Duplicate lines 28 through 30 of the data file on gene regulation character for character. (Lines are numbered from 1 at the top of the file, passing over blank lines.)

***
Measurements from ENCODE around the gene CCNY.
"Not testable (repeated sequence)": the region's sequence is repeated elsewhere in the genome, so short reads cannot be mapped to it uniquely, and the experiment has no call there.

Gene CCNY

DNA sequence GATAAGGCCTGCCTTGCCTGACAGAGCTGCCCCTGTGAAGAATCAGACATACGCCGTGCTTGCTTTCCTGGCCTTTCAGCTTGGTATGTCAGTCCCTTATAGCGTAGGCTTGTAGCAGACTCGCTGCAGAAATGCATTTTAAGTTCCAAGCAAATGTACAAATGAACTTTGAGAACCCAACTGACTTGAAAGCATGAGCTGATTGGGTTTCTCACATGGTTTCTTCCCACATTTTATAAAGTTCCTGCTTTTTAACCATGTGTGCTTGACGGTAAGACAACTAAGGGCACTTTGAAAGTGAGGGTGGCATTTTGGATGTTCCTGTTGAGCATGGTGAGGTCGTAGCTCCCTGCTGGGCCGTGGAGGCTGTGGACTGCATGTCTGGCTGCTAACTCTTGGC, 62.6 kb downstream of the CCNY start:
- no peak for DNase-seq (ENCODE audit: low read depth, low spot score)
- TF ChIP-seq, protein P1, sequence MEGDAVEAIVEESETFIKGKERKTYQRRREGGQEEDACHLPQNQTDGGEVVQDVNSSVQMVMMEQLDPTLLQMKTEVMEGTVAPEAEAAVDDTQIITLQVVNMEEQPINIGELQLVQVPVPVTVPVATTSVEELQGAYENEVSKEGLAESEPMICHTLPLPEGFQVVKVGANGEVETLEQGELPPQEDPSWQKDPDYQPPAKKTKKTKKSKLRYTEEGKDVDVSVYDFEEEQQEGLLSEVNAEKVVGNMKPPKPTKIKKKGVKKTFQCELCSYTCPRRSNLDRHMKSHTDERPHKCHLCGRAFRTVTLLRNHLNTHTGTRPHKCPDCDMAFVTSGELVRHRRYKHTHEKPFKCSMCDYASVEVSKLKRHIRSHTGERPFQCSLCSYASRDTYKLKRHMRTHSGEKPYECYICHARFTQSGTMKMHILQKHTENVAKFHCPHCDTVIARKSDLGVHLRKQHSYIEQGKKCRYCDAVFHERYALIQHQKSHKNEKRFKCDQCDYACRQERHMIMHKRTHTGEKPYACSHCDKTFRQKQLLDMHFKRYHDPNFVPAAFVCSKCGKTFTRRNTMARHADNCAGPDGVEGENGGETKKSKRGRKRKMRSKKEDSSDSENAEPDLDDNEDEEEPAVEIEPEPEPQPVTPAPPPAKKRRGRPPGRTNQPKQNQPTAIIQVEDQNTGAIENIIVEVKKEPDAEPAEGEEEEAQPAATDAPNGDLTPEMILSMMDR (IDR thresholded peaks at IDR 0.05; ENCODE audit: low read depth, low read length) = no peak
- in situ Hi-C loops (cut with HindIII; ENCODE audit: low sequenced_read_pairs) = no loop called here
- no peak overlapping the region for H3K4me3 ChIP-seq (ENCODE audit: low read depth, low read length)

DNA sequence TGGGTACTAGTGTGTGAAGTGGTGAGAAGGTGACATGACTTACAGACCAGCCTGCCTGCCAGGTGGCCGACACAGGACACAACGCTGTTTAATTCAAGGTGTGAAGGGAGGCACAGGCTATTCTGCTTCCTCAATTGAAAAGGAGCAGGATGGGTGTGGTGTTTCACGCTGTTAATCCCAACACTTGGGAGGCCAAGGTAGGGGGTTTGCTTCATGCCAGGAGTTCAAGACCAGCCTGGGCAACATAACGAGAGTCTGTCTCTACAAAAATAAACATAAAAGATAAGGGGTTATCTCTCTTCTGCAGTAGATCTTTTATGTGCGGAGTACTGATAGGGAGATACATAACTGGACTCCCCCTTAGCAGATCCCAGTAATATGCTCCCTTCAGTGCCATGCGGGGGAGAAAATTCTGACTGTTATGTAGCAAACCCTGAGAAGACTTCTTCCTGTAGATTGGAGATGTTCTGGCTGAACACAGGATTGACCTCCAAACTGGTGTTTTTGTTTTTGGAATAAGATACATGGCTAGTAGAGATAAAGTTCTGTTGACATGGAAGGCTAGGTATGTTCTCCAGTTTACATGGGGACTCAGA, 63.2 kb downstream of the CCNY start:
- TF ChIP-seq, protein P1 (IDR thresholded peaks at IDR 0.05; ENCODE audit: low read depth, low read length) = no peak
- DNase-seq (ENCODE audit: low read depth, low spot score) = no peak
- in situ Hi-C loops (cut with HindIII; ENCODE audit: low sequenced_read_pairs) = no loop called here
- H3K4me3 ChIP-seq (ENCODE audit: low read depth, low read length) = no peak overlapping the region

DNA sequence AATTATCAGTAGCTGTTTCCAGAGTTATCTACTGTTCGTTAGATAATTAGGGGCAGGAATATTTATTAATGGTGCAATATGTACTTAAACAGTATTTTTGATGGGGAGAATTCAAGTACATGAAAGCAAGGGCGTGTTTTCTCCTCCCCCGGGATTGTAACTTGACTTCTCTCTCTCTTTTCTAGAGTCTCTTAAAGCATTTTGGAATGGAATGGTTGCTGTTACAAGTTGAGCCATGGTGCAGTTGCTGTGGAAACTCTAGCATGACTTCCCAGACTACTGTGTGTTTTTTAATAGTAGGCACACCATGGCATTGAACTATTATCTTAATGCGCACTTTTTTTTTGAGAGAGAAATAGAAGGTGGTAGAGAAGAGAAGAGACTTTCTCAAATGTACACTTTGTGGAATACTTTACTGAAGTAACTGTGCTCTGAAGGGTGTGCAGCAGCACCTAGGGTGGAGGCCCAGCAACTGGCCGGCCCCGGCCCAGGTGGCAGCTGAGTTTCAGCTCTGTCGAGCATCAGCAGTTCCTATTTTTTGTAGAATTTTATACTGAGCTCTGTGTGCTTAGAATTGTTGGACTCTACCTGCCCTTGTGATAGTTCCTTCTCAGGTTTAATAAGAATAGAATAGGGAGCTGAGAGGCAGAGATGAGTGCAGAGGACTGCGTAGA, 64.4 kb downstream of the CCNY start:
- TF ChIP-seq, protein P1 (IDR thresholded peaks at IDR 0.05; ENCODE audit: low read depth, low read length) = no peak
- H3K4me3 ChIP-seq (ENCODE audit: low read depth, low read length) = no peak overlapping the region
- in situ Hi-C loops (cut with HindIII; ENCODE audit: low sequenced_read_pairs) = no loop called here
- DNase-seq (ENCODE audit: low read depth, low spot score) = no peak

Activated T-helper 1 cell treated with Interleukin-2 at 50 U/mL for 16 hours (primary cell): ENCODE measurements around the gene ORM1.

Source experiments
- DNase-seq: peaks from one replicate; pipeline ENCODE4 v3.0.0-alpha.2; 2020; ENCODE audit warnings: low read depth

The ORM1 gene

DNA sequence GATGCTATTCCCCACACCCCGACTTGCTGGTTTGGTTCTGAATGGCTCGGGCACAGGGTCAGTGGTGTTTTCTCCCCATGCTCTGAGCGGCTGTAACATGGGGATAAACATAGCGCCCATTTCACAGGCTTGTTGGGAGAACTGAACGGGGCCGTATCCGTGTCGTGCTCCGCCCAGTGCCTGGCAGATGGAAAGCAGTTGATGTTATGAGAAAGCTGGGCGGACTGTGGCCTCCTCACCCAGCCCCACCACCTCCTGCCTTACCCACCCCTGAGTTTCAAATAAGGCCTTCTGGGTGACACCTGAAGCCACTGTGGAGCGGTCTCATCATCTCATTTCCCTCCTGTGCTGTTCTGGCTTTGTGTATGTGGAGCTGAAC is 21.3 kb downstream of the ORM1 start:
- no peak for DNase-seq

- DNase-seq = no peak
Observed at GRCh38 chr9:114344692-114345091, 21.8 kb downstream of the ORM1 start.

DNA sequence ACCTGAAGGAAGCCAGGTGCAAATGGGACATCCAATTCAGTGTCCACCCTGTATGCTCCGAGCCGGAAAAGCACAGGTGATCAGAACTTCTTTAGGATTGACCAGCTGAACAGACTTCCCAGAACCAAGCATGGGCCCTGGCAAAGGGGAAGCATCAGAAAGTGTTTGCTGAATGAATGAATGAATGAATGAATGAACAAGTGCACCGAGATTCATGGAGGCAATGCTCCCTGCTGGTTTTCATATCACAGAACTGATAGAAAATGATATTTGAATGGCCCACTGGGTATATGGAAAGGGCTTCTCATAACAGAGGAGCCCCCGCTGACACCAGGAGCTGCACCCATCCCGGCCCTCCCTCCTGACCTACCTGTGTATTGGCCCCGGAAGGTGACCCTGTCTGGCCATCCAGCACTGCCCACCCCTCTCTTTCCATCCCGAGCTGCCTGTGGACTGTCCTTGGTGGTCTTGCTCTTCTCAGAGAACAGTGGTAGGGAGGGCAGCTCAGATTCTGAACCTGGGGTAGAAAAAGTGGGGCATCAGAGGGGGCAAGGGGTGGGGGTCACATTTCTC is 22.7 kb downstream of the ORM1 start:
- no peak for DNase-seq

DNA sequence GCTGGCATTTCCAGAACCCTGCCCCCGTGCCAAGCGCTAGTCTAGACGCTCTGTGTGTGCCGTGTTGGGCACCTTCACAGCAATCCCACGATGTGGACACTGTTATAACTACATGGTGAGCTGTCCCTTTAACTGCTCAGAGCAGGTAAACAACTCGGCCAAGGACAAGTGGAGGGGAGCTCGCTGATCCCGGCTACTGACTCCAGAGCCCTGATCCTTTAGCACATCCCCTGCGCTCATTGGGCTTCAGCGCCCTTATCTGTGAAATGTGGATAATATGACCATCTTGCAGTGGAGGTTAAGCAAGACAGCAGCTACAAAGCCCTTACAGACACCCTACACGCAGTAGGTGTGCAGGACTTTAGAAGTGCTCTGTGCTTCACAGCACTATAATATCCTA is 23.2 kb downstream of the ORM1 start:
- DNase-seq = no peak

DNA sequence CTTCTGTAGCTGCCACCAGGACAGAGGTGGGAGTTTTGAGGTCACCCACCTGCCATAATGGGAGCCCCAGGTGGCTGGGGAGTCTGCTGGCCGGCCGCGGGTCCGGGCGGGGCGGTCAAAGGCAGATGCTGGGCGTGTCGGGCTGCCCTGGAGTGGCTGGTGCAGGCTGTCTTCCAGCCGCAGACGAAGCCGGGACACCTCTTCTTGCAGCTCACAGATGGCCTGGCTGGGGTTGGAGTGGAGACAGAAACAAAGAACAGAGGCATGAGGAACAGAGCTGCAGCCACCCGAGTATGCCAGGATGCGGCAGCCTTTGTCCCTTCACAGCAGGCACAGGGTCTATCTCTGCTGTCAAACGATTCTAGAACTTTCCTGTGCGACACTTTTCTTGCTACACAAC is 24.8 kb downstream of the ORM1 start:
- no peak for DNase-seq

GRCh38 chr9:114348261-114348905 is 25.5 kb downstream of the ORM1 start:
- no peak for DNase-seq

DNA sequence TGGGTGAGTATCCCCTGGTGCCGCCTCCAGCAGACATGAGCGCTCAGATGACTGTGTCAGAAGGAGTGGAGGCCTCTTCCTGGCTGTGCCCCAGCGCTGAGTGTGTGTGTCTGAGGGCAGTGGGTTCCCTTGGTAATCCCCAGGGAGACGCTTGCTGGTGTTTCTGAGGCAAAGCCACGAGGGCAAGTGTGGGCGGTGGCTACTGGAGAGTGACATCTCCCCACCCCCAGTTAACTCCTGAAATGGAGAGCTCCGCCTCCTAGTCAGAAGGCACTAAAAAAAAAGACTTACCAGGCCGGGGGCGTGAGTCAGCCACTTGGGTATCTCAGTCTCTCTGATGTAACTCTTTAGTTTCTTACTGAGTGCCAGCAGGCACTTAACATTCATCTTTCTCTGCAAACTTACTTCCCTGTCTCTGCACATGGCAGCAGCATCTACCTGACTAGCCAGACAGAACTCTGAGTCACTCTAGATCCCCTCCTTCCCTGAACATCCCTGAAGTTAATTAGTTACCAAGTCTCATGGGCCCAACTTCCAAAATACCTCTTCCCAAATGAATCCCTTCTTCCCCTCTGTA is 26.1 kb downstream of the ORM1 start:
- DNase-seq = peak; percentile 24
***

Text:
- no peak for DNase-seq

DNA sequence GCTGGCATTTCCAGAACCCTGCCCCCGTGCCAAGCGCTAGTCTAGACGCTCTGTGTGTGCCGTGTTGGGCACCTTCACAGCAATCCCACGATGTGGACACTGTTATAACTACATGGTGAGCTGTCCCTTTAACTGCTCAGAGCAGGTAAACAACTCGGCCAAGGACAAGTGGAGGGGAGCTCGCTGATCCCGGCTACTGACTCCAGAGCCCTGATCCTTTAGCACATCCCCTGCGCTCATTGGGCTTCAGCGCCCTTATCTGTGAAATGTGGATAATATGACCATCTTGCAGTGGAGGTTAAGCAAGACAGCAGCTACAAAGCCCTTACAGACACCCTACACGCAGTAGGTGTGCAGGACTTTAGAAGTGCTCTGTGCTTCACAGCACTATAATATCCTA is 23.2 kb downstream of the ORM1 start:
- DNase-seq = no peak